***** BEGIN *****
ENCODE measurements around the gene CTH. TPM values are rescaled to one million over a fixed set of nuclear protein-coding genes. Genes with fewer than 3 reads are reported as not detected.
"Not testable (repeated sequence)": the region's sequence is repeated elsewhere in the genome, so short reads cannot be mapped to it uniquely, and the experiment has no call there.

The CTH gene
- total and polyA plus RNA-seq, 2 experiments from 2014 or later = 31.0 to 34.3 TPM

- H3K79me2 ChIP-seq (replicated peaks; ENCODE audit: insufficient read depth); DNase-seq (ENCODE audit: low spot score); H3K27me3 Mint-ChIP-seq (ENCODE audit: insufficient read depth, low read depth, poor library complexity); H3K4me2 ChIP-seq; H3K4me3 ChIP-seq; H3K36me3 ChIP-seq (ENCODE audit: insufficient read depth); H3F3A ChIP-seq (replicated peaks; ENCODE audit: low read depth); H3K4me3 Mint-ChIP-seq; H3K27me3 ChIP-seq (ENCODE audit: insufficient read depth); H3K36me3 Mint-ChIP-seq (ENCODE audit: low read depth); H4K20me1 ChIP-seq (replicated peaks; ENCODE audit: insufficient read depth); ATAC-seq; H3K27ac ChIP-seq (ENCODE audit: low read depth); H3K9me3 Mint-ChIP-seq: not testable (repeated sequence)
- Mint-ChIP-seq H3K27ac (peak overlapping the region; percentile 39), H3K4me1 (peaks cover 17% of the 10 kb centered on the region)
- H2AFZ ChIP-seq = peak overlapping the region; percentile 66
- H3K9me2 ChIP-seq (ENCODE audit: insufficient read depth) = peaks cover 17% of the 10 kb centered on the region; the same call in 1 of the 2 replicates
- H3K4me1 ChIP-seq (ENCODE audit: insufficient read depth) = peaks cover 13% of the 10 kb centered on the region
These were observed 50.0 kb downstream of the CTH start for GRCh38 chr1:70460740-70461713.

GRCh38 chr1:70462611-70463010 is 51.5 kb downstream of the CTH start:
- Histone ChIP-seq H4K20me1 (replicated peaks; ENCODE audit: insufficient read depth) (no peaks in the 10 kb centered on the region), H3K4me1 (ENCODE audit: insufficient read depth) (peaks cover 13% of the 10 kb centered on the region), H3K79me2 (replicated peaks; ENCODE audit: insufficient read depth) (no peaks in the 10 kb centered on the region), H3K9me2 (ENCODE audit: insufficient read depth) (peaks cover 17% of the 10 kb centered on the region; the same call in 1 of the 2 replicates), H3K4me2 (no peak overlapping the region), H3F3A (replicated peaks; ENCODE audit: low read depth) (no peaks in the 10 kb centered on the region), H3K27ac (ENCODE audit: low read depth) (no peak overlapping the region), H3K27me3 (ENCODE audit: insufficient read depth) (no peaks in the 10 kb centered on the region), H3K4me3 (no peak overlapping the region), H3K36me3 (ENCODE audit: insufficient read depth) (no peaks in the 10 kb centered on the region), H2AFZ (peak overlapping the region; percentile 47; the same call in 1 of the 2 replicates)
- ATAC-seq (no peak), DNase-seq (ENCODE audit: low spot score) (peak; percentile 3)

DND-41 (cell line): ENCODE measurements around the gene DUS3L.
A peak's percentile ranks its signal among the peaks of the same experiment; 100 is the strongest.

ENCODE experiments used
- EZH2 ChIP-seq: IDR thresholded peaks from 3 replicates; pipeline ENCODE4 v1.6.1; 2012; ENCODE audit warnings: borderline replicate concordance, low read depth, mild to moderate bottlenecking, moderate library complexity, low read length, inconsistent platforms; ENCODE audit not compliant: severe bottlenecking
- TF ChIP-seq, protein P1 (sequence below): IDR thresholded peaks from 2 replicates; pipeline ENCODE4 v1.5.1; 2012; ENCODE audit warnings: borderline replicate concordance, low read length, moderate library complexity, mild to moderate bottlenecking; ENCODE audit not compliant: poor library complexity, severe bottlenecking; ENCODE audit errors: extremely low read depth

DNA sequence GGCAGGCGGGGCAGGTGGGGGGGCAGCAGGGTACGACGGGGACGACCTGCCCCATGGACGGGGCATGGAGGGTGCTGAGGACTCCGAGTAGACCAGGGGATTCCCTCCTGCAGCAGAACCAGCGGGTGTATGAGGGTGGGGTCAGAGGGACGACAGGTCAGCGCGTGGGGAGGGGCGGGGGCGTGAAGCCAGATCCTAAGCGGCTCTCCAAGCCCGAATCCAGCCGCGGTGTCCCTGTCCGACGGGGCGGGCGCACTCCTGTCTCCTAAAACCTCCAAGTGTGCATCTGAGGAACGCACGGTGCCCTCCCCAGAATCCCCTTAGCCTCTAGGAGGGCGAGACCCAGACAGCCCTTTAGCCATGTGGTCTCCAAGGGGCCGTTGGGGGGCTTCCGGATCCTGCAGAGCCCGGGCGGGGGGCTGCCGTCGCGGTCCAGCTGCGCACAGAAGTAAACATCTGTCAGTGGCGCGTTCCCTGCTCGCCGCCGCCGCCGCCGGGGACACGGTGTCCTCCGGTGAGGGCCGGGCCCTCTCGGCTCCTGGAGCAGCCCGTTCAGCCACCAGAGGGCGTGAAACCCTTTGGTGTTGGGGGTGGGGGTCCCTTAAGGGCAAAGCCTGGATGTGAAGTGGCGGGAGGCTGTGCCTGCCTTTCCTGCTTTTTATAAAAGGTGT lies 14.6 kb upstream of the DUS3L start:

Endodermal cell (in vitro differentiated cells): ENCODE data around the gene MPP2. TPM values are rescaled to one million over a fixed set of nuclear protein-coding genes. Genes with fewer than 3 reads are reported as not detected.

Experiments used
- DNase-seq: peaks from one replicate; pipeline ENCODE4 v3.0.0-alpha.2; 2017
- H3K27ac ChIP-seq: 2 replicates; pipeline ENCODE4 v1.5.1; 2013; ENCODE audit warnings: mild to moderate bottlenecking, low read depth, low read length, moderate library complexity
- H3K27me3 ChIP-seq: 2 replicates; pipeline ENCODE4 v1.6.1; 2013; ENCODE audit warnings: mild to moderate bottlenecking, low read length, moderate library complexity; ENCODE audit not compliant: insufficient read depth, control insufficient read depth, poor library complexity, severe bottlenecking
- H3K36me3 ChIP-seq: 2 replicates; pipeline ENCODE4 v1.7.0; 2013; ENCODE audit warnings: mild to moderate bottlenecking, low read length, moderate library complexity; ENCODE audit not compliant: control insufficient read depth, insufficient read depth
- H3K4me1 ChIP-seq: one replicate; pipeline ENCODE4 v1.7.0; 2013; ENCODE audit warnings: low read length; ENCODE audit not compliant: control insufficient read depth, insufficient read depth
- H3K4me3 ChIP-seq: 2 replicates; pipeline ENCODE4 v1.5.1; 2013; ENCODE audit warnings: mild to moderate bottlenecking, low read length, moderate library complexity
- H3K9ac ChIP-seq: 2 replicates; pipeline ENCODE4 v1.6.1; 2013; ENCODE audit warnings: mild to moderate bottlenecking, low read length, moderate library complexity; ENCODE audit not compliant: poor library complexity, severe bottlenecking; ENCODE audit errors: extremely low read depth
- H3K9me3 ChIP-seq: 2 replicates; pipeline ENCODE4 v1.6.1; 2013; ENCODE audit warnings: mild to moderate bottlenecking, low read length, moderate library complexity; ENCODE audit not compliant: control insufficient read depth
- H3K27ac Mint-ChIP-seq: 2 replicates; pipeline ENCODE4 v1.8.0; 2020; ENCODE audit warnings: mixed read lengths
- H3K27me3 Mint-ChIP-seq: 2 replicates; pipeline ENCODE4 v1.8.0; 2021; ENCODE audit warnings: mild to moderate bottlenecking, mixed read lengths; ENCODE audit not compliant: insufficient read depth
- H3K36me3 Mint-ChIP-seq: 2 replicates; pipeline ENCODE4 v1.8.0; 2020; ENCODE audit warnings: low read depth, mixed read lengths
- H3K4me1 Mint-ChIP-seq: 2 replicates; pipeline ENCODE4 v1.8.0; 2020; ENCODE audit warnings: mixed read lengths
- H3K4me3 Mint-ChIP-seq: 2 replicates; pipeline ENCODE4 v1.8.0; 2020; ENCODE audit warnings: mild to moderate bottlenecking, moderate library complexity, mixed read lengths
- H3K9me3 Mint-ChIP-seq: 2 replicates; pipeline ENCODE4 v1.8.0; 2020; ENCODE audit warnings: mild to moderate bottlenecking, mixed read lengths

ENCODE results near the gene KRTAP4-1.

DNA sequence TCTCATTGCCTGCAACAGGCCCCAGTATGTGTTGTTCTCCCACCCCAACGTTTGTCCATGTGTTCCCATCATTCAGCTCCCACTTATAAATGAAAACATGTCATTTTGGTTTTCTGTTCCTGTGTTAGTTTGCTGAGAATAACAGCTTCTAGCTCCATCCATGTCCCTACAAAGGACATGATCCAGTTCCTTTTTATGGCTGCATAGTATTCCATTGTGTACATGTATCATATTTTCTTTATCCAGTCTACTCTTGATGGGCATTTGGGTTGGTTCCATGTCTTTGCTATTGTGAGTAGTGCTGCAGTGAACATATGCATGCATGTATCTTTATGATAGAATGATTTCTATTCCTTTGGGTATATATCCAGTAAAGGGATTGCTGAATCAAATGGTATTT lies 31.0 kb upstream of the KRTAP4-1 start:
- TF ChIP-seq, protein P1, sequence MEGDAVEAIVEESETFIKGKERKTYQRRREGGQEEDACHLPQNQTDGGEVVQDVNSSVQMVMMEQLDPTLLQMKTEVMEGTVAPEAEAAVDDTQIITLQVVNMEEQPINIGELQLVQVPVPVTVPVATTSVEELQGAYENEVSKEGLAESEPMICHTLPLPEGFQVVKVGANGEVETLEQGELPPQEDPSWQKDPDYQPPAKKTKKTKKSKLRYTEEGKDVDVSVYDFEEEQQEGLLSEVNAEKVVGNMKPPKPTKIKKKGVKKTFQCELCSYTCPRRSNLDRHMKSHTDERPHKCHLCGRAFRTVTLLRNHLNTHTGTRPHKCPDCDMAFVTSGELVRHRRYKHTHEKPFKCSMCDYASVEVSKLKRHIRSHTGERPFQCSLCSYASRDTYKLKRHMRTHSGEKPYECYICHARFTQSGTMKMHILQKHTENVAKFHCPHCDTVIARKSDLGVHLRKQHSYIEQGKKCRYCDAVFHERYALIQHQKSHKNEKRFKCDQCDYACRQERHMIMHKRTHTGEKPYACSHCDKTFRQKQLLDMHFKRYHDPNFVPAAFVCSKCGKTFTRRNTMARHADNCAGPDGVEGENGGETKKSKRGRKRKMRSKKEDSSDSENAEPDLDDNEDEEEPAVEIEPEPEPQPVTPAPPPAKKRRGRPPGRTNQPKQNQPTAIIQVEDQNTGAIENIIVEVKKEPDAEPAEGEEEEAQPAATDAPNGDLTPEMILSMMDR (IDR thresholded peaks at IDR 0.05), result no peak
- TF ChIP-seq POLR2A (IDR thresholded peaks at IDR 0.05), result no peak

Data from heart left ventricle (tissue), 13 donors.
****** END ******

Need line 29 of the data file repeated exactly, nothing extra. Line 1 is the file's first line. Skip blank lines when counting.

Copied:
- H3K9me3 ChIP-seq: 2 replicates; pipeline ENCODE4 v1.6.1; 2013; ENCODE audit warnings: mild to moderate bottlenecking, low read length, moderate library complexity; ENCODE audit not compliant: control insufficient read depth